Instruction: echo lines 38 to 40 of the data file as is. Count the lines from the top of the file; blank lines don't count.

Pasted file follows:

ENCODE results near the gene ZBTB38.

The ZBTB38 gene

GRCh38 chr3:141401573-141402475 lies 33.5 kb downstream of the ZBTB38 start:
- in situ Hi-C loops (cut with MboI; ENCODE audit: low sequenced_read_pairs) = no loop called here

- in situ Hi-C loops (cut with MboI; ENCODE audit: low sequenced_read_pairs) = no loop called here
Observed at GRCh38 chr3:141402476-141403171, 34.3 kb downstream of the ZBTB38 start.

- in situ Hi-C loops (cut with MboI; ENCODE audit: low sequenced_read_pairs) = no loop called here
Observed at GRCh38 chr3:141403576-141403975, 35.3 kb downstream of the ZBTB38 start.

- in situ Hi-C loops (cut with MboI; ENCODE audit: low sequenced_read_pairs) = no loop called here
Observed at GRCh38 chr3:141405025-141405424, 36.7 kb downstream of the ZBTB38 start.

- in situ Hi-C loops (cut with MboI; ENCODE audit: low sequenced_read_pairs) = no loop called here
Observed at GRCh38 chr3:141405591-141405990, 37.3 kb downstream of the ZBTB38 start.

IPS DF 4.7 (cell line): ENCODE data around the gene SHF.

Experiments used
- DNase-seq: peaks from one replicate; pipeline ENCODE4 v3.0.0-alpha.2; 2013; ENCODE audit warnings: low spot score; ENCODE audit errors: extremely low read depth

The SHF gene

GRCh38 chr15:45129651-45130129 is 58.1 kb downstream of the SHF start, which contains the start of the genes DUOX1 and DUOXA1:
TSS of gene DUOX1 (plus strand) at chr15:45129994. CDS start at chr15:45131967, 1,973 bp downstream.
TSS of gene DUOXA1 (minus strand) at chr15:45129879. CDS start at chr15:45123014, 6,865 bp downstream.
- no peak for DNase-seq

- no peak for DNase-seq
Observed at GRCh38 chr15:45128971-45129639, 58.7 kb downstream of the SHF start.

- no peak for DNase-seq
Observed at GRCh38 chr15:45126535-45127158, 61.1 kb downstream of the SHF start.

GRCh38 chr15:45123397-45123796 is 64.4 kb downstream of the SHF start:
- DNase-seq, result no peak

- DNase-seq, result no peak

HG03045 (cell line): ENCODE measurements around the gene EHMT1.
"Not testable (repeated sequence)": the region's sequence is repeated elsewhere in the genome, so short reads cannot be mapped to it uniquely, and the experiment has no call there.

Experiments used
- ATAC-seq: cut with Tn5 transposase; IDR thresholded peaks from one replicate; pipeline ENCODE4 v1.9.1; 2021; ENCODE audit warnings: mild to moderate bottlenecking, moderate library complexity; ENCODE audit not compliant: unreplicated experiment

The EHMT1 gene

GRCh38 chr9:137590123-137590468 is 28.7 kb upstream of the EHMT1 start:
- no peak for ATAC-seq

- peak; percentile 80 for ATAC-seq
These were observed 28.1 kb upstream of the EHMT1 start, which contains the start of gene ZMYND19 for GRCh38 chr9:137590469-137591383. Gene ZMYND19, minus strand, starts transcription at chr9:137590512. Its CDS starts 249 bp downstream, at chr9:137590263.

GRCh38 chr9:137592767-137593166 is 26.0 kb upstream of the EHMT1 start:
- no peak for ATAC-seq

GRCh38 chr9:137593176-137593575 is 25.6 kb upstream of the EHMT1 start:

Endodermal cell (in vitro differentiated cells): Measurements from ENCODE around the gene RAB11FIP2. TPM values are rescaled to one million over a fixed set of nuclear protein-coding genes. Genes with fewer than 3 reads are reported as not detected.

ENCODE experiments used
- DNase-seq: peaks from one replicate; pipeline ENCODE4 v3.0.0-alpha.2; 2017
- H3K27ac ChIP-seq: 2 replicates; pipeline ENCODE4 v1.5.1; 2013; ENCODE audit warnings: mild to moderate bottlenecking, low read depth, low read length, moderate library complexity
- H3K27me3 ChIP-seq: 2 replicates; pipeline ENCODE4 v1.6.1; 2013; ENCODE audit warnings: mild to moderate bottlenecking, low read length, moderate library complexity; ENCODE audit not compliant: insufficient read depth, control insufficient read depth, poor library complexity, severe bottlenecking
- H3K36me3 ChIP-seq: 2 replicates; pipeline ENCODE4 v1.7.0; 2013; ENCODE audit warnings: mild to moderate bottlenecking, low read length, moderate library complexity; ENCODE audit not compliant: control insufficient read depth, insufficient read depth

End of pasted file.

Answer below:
- no peak for ATAC-seq

GRCh38 chr9:137593176-137593575 is 25.6 kb upstream of the EHMT1 start:

Endodermal cell (in vitro differentiated cells): Measurements from ENCODE around the gene RAB11FIP2. TPM values are rescaled to one million over a fixed set of nuclear protein-coding genes. Genes with fewer than 3 reads are reported as not detected.